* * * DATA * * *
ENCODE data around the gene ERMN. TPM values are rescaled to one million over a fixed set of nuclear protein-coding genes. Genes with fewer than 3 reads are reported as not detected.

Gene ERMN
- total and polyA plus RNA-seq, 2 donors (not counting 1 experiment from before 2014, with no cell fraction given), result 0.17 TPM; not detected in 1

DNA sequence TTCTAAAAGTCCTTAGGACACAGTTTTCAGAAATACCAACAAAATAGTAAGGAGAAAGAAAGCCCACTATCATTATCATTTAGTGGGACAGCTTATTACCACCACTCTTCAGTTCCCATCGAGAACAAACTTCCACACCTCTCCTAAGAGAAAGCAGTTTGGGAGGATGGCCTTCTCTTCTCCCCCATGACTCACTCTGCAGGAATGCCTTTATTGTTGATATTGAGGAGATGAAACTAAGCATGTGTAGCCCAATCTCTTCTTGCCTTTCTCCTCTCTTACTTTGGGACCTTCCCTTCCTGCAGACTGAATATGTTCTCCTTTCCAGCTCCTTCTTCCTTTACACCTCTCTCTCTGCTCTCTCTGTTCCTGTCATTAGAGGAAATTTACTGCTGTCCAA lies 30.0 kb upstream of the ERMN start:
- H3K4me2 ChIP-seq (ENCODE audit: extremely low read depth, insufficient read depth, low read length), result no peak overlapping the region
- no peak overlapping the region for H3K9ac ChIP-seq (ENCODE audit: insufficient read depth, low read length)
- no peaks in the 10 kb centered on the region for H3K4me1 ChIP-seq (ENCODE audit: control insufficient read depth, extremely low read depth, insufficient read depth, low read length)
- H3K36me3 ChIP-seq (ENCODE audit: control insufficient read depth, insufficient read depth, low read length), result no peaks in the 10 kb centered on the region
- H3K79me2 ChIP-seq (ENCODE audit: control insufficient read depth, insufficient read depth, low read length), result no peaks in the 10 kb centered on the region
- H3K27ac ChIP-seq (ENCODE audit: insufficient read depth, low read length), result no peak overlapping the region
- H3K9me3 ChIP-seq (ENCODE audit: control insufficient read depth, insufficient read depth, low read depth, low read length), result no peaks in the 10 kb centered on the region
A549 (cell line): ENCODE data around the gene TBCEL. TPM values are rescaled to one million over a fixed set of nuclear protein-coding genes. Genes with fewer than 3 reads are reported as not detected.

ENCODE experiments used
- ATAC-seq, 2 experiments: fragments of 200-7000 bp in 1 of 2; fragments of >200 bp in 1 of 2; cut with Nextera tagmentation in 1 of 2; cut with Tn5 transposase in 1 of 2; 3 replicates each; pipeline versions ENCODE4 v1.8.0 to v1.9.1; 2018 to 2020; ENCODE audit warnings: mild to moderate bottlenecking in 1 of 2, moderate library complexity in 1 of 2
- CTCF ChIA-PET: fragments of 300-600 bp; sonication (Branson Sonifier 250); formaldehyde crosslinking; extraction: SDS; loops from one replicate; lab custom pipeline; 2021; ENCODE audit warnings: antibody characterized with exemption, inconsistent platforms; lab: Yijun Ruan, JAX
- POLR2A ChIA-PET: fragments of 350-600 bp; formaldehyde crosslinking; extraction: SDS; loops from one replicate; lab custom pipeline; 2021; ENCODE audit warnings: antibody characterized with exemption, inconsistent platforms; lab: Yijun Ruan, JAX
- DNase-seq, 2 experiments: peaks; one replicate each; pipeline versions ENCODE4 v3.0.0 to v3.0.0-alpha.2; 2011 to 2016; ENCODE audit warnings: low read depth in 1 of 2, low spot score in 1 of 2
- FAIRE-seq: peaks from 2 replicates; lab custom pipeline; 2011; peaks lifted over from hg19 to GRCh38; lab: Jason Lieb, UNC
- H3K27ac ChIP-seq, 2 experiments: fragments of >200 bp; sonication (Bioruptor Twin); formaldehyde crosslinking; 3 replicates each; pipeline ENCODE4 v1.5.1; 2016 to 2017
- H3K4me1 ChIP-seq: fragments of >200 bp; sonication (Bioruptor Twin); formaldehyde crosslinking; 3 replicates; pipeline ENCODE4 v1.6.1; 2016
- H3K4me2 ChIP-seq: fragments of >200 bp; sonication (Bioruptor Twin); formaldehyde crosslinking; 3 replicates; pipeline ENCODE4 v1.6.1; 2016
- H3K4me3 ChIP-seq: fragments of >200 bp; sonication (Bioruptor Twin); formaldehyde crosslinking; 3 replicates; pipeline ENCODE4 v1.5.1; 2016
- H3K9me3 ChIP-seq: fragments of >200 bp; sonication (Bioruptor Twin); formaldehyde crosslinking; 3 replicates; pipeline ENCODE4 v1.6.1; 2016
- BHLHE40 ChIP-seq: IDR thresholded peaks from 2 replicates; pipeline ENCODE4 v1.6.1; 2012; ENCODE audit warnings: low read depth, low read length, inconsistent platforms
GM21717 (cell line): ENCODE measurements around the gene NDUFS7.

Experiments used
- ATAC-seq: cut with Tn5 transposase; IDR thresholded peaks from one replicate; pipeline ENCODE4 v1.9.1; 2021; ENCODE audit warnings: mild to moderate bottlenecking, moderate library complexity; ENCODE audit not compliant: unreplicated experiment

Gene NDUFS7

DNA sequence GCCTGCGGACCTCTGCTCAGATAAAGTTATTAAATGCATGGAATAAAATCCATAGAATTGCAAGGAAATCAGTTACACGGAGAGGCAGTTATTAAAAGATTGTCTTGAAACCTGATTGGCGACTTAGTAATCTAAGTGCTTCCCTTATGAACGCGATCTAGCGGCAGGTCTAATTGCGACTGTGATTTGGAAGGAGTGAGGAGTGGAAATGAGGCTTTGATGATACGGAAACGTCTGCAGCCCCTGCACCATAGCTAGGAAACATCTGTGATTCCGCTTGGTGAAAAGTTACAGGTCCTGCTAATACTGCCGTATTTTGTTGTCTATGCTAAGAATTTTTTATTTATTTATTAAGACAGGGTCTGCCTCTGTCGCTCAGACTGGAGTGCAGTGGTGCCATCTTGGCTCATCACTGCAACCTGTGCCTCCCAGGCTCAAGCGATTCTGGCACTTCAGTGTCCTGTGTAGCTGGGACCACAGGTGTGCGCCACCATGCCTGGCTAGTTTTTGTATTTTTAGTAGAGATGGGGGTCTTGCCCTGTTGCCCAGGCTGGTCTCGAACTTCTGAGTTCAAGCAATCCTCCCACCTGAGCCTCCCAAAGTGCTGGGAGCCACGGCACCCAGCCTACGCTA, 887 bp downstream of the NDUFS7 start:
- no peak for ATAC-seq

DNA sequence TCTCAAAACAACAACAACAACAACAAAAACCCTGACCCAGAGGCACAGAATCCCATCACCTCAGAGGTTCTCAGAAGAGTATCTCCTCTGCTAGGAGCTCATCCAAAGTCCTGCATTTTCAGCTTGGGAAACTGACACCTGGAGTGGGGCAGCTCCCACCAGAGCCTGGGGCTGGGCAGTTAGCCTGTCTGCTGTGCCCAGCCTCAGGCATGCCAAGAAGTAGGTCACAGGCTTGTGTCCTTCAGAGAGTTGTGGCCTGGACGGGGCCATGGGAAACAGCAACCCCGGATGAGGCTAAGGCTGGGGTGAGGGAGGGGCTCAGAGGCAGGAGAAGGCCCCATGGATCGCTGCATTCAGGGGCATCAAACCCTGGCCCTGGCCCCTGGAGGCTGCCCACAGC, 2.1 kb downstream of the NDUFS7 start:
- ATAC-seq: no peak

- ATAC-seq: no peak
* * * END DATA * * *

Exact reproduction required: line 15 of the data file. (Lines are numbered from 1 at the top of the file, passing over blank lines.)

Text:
- CTCF ChIA-PET: fragments of 300-600 bp; sonication (Branson Sonifier 250); formaldehyde crosslinking; extraction: SDS; loops from one replicate; lab custom pipeline; 2021; ENCODE audit warnings: antibody characterized with exemption, inconsistent platforms; lab: Yijun Ruan, JAX